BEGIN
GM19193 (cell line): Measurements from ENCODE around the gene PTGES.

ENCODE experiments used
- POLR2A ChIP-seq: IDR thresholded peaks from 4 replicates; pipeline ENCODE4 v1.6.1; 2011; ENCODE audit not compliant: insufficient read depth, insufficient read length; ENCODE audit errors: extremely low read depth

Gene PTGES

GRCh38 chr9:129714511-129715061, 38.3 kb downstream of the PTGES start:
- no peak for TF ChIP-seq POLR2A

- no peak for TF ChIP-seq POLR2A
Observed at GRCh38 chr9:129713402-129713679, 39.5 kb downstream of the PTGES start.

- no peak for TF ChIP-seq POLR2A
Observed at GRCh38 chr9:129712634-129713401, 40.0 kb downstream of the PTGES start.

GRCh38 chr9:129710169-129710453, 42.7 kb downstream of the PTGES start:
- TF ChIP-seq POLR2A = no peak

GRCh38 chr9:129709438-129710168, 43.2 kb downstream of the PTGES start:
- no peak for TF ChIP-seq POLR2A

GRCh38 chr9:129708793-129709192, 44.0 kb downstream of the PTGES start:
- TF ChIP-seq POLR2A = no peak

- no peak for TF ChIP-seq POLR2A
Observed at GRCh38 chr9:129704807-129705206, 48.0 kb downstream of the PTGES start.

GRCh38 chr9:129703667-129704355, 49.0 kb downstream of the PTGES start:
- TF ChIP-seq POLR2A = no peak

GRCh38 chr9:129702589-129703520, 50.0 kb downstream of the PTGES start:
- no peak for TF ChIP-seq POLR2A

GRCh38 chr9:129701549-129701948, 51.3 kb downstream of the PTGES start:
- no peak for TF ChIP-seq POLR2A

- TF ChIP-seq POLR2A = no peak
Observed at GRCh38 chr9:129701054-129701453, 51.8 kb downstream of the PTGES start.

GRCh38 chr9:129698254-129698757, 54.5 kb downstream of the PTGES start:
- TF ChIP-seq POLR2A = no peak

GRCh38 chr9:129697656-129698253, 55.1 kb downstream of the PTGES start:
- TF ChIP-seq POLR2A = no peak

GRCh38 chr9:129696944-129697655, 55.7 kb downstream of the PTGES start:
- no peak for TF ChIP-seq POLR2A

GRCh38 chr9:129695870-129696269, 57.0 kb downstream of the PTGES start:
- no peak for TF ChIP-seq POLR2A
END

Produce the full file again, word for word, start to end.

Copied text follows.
GM19193 (cell line): Measurements from ENCODE around the gene PTGES.

ENCODE experiments used
- POLR2A ChIP-seq: IDR thresholded peaks from 4 replicates; pipeline ENCODE4 v1.6.1; 2011; ENCODE audit not compliant: insufficient read depth, insufficient read length; ENCODE audit errors: extremely low read depth

Gene PTGES

GRCh38 chr9:129714511-129715061, 38.3 kb downstream of the PTGES start:
- no peak for TF ChIP-seq POLR2A

- no peak for TF ChIP-seq POLR2A
Observed at GRCh38 chr9:129713402-129713679, 39.5 kb downstream of the PTGES start.

- no peak for TF ChIP-seq POLR2A
Observed at GRCh38 chr9:129712634-129713401, 40.0 kb downstream of the PTGES start.

GRCh38 chr9:129710169-129710453, 42.7 kb downstream of the PTGES start:
- TF ChIP-seq POLR2A = no peak

GRCh38 chr9:129709438-129710168, 43.2 kb downstream of the PTGES start:
- no peak for TF ChIP-seq POLR2A

GRCh38 chr9:129708793-129709192, 44.0 kb downstream of the PTGES start:
- TF ChIP-seq POLR2A = no peak

- no peak for TF ChIP-seq POLR2A
Observed at GRCh38 chr9:129704807-129705206, 48.0 kb downstream of the PTGES start.

GRCh38 chr9:129703667-129704355, 49.0 kb downstream of the PTGES start:
- TF ChIP-seq POLR2A = no peak

GRCh38 chr9:129702589-129703520, 50.0 kb downstream of the PTGES start:
- no peak for TF ChIP-seq POLR2A

GRCh38 chr9:129701549-129701948, 51.3 kb downstream of the PTGES start:
- no peak for TF ChIP-seq POLR2A

- TF ChIP-seq POLR2A = no peak
Observed at GRCh38 chr9:129701054-129701453, 51.8 kb downstream of the PTGES start.

GRCh38 chr9:129698254-129698757, 54.5 kb downstream of the PTGES start:
- TF ChIP-seq POLR2A = no peak

GRCh38 chr9:129697656-129698253, 55.1 kb downstream of the PTGES start:
- TF ChIP-seq POLR2A = no peak

GRCh38 chr9:129696944-129697655, 55.7 kb downstream of the PTGES start:
- no peak for TF ChIP-seq POLR2A

GRCh38 chr9:129695870-129696269, 57.0 kb downstream of the PTGES start:
- no peak for TF ChIP-seq POLR2A